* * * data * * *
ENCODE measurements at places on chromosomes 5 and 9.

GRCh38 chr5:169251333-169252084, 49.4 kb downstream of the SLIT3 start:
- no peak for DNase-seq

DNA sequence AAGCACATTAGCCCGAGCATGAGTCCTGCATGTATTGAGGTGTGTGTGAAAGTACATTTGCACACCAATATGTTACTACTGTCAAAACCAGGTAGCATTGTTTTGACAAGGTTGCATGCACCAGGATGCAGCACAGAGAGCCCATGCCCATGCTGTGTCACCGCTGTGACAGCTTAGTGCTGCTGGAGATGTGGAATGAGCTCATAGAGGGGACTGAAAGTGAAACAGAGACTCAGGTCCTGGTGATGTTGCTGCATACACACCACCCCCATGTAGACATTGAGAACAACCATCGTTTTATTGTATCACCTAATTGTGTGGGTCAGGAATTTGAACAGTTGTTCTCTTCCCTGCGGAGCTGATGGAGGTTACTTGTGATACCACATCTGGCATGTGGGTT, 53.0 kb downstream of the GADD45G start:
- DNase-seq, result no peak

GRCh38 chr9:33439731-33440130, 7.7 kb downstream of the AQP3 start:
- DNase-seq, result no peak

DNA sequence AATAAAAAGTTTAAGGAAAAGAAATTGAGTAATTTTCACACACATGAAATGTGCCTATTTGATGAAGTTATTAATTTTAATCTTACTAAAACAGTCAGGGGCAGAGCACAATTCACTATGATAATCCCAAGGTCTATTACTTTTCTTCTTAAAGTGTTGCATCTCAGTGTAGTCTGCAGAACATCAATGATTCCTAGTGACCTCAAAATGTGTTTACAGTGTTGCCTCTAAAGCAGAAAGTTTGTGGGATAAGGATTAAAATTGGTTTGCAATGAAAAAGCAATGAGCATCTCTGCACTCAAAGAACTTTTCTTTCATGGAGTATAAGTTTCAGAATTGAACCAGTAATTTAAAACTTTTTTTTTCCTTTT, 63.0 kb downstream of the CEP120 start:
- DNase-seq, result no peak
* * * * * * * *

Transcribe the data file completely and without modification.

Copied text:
ENCODE measurements at places on chromosomes 5 and 9.

GRCh38 chr5:169251333-169252084, 49.4 kb downstream of the SLIT3 start:
- no peak for DNase-seq

DNA sequence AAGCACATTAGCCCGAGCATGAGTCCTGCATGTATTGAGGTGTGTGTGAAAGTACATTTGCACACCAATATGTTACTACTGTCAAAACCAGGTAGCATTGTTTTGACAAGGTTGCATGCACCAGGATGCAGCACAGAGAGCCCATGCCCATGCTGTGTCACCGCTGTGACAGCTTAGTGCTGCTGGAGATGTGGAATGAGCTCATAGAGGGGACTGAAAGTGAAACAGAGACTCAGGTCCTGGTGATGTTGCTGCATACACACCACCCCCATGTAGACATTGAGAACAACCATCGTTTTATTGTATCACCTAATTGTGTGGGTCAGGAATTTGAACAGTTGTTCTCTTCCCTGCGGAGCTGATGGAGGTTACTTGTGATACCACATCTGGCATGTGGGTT, 53.0 kb downstream of the GADD45G start:
- DNase-seq, result no peak

GRCh38 chr9:33439731-33440130, 7.7 kb downstream of the AQP3 start:
- DNase-seq, result no peak

DNA sequence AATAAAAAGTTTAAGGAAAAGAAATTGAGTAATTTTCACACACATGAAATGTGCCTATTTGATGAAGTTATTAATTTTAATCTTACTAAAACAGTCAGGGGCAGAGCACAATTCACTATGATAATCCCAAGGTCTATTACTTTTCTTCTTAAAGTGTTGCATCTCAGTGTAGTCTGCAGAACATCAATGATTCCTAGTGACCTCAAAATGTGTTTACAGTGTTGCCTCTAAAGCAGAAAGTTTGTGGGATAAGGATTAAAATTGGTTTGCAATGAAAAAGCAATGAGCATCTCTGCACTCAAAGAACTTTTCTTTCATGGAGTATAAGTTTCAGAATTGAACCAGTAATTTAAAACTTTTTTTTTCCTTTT, 63.0 kb downstream of the CEP120 start:
- DNase-seq, result no peak